But the truth is, I’m just not as qualified to make sweeping judgments as I used to be. Or at least, as I used to think I was.

I know this may sound like a cop out but it would be disingenuous for me to take a strong stand on this issue right now.

I know that for me, even if I do find that the Bible is as clear about homosexuality as I was taught growing up, the line between a marriage that honors God and one that doesn’t is not just whether the two people in question have opposite bits.  Looking to popular culture even very briefly can show us this. Does anybody really think that Tiger Woods, Newt Gingrich, or whichever Kardashian that was that time are honoring God with their marriages and their bodies? That they were “more right” than Neil Patrick Harris, Jim Parsons, or any of the other celebrities who are coming out to tell everyone that they are gay and, even more shocking in Hollywood terms, have been with the same person for a decade or so? Unfortunately I know that some people do think that, and I’m clear that I disagree with them on that point.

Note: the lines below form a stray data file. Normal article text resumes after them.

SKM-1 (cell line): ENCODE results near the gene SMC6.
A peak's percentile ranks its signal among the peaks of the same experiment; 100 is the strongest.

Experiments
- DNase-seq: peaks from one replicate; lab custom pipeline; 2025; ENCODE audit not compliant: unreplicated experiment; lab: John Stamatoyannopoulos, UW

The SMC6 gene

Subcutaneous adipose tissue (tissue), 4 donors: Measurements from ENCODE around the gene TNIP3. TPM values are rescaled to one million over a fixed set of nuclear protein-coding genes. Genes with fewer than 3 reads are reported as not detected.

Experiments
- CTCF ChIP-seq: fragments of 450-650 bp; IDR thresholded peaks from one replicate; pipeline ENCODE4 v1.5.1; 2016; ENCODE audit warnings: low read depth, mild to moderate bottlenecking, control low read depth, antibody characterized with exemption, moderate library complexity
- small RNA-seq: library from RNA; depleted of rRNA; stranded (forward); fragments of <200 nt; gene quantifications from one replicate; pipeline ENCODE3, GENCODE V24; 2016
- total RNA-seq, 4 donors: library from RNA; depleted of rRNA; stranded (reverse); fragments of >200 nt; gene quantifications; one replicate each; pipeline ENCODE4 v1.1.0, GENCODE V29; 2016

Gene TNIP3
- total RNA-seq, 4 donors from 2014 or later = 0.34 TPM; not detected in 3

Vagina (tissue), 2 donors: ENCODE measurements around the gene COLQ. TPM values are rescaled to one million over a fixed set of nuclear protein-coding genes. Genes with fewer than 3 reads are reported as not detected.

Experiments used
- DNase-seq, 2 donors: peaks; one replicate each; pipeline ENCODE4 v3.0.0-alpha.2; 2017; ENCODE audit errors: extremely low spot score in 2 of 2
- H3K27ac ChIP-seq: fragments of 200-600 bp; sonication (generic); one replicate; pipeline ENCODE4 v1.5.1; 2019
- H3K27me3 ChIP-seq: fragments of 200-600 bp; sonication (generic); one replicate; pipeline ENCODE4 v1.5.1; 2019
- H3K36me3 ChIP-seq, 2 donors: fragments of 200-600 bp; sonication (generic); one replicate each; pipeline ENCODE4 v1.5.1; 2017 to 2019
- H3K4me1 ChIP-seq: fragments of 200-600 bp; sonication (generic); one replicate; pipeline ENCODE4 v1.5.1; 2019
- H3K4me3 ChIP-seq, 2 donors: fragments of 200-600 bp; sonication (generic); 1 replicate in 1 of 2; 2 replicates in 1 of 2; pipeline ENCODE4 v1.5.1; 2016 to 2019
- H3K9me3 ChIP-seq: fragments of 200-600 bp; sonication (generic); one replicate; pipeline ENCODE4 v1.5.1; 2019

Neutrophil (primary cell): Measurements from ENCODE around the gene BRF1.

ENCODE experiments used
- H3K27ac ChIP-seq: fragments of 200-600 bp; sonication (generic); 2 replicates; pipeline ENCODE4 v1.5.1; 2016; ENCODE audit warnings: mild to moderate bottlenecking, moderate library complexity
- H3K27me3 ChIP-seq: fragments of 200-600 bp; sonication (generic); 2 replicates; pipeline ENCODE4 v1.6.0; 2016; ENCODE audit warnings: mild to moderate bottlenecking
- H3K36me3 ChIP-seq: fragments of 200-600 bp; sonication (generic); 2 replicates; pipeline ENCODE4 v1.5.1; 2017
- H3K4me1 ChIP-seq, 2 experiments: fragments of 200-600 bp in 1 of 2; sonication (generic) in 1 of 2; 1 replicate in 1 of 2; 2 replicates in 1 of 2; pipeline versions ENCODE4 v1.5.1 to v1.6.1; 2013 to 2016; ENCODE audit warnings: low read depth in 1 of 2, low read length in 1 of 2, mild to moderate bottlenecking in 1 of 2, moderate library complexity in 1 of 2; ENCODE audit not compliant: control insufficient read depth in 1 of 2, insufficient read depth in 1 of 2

I have been hearing from some that “we” as christians need to make a stand on this issue and read a couple of articles claiming that, as the church, this is our opportunity to be hated by the world just like Jesus. Guess what? Just because people are mad at you doesn’t always mean you are just like Jesus. Sometimes you’re just being a jerk.

We are nowhere in scripture called to go into the world and make straighties. We are, by the way we act, speak, and yes, even eat, to act in such a way that reflects the life of Jesus in the world; to live in such a way as to bring about an awareness of God in the people around us. That is a broad calling, and will look different for different people. I know that there are many gay people with very sincere faith (it hurts my heart a little to realize that I even needed to say that) and  I’m not willing to discount someone’s entire relationship with God simply because of their orientation. If I were, I think it would be a terrible overstepping of my job description as a follower of Jesus.

I am to love people with an open hand and trust that God cares at least as much about them finding their way in as I do. And you know what? I really have no trouble leaving almost everyone else’s sexual decisions between them, whomever they choose, and God.